Published November 17, 2014
Poles are fuming over a Russian aviation official's remark that even if a chimpanzee had been running the control tower the day their president's plane crashed in Russia the disaster would still be entirely their fault.
Media and officials widely condemned Oleg Smirnov's remarks, broadcast live in Poland to a public still hurting over the April death of their president and 95 others — and indignant that a Russian report released last month placed the blame squarely on their countrymen.
Defense Minister Bogdan Klich called the remarks "propaganda," while the Super Express tabloid on Friday said that "Russians again slander the Polish pilots."
The Polish government admits that most of the blame for the crash in Smolensk, Russia, falls on the pilots' decision to try to land in heavy fog, but believes failures by Russian air traffic controllers and the rudimentary state of the Russian air field were also factors.
For weeks now, ties between Moscow and Warsaw have been strained over the issue, threatening to reverse recent improvements. Poland has long been suspicious of its powerful neighbor, which dominated the country during the communist era and has continued attempts to influence Eastern Europe.
On Thursday, Smirnov, a veteran Russian pilot, entered the fray, appearing at a news conference in Moscow to defend the official Russian position. Poles were taken off guard by the news conference, which was organized by the Russian state news agency RIA Novosti and announced only the evening before. Several Polish commentators expressed irritation that the conference was held so unexpectedly.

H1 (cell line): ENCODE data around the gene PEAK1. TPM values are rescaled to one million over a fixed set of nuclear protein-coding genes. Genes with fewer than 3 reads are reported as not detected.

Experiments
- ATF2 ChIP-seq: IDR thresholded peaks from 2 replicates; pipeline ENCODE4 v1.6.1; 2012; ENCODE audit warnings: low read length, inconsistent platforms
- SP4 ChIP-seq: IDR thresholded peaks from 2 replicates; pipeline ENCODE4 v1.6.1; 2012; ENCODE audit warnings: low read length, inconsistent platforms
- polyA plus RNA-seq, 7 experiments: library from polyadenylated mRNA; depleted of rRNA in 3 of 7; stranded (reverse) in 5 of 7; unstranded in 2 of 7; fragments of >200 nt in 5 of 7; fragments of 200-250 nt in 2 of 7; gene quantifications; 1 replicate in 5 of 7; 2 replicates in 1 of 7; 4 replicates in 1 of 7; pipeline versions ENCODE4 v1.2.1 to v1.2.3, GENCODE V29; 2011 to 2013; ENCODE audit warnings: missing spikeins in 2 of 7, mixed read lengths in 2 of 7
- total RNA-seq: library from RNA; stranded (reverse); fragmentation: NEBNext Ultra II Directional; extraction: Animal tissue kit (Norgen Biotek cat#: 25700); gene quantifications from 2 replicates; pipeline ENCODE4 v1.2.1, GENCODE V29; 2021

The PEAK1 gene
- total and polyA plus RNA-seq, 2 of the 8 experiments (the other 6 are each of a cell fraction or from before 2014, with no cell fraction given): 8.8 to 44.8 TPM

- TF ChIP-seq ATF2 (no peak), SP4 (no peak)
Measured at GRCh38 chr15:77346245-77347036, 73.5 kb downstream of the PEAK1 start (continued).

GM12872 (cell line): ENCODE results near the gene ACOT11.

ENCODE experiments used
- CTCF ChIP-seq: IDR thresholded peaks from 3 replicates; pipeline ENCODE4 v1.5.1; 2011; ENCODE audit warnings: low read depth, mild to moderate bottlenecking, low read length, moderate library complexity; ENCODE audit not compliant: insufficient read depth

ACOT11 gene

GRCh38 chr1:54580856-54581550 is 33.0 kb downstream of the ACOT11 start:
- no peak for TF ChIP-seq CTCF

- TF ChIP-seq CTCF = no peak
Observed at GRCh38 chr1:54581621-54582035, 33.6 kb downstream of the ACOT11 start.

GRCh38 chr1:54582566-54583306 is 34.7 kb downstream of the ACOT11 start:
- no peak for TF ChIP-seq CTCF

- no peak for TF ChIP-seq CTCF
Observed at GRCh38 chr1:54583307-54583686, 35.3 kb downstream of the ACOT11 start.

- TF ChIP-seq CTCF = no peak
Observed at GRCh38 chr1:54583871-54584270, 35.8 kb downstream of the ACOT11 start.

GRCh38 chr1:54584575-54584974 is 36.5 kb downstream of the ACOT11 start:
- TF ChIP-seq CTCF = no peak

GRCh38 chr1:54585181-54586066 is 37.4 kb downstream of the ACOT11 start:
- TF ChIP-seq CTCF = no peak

"Even if there weren't a single air traffic controller in the tower at Smolensk and instead a chimpanzee sat there and in a language that is not understandable to any human being, to any nationality, gave out information in gibberish — even such an absurdity would not be a reason for the catastrophe," said Smirnov, who was a deputy civil aviation minister during Soviet times and now heads the nonprofit Partner of Civil Aviation Foundation championing flight safety.
Edmund Klich a Polish official involved in investigating the crash, said he was shocked by the press conference and that he found the remarks insulting.
"If chimpanzees were running the control tower, I would be afraid to fly" there, Klich said in an interview on TVN24.
"But I think that they have trained and professional controllers, and not chimpanzees, so that comparison is offensive to the people who were there."